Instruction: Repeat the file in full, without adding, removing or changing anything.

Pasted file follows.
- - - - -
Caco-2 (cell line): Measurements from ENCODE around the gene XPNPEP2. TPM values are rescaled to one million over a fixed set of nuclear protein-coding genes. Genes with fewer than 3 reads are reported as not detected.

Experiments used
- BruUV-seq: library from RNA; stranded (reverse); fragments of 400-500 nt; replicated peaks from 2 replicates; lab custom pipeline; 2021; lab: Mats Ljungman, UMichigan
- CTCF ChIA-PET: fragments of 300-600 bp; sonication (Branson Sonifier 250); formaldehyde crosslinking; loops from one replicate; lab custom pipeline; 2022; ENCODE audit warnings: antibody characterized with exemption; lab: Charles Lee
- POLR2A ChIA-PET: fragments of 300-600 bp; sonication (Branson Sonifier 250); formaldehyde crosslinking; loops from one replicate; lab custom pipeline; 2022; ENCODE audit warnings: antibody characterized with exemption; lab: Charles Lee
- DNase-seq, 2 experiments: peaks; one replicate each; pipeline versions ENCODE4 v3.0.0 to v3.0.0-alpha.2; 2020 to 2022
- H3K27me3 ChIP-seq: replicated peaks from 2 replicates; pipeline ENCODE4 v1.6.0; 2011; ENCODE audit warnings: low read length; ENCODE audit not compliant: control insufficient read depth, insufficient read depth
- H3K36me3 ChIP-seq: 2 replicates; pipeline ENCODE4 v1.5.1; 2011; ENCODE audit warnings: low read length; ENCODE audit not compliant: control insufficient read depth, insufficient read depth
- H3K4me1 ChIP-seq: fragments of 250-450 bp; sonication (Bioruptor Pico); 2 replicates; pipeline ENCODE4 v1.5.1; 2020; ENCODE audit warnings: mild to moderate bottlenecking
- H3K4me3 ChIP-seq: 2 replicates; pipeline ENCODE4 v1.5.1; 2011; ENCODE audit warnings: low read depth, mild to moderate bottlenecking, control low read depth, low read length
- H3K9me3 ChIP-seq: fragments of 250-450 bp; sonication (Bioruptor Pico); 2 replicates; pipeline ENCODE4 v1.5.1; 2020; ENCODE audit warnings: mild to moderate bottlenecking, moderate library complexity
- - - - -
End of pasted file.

Caco-2 (cell line): Measurements from ENCODE around the gene XPNPEP2. TPM values are rescaled to one million over a fixed set of nuclear protein-coding genes. Genes with fewer than 3 reads are reported as not detected.

Experiments used
- BruUV-seq: library from RNA; stranded (reverse); fragments of 400-500 nt; replicated peaks from 2 replicates; lab custom pipeline; 2021; lab: Mats Ljungman, UMichigan
- CTCF ChIA-PET: fragments of 300-600 bp; sonication (Branson Sonifier 250); formaldehyde crosslinking; loops from one replicate; lab custom pipeline; 2022; ENCODE audit warnings: antibody characterized with exemption; lab: Charles Lee
- POLR2A ChIA-PET: fragments of 300-600 bp; sonication (Branson Sonifier 250); formaldehyde crosslinking; loops from one replicate; lab custom pipeline; 2022; ENCODE audit warnings: antibody characterized with exemption; lab: Charles Lee
- DNase-seq, 2 experiments: peaks; one replicate each; pipeline versions ENCODE4 v3.0.0 to v3.0.0-alpha.2; 2020 to 2022
- H3K27me3 ChIP-seq: replicated peaks from 2 replicates; pipeline ENCODE4 v1.6.0; 2011; ENCODE audit warnings: low read length; ENCODE audit not compliant: control insufficient read depth, insufficient read depth
- H3K36me3 ChIP-seq: 2 replicates; pipeline ENCODE4 v1.5.1; 2011; ENCODE audit warnings: low read length; ENCODE audit not compliant: control insufficient read depth, insufficient read depth
- H3K4me1 ChIP-seq: fragments of 250-450 bp; sonication (Bioruptor Pico); 2 replicates; pipeline ENCODE4 v1.5.1; 2020; ENCODE audit warnings: mild to moderate bottlenecking
- H3K4me3 ChIP-seq: 2 replicates; pipeline ENCODE4 v1.5.1; 2011; ENCODE audit warnings: low read depth, mild to moderate bottlenecking, control low read depth, low read length
- H3K9me3 ChIP-seq: fragments of 250-450 bp; sonication (Bioruptor Pico); 2 replicates; pipeline ENCODE4 v1.5.1; 2020; ENCODE audit warnings: mild to moderate bottlenecking, moderate library complexity